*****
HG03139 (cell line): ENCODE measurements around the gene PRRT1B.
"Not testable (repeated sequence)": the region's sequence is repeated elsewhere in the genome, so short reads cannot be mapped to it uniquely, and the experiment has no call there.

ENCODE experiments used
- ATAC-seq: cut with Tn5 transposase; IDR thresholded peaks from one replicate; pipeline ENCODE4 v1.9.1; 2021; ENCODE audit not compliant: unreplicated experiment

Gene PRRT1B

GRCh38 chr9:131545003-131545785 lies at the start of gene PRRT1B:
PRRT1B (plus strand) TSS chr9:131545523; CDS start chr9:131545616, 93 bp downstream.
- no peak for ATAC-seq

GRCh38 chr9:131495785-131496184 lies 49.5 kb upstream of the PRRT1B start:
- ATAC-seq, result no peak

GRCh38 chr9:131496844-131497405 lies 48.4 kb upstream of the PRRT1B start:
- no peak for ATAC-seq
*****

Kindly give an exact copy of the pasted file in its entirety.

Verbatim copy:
HG03139 (cell line): ENCODE measurements around the gene PRRT1B.
"Not testable (repeated sequence)": the region's sequence is repeated elsewhere in the genome, so short reads cannot be mapped to it uniquely, and the experiment has no call there.

ENCODE experiments used
- ATAC-seq: cut with Tn5 transposase; IDR thresholded peaks from one replicate; pipeline ENCODE4 v1.9.1; 2021; ENCODE audit not compliant: unreplicated experiment

Gene PRRT1B

GRCh38 chr9:131545003-131545785 lies at the start of gene PRRT1B:
PRRT1B (plus strand) TSS chr9:131545523; CDS start chr9:131545616, 93 bp downstream.
- no peak for ATAC-seq

GRCh38 chr9:131495785-131496184 lies 49.5 kb upstream of the PRRT1B start:
- ATAC-seq, result no peak

GRCh38 chr9:131496844-131497405 lies 48.4 kb upstream of the PRRT1B start:
- no peak for ATAC-seq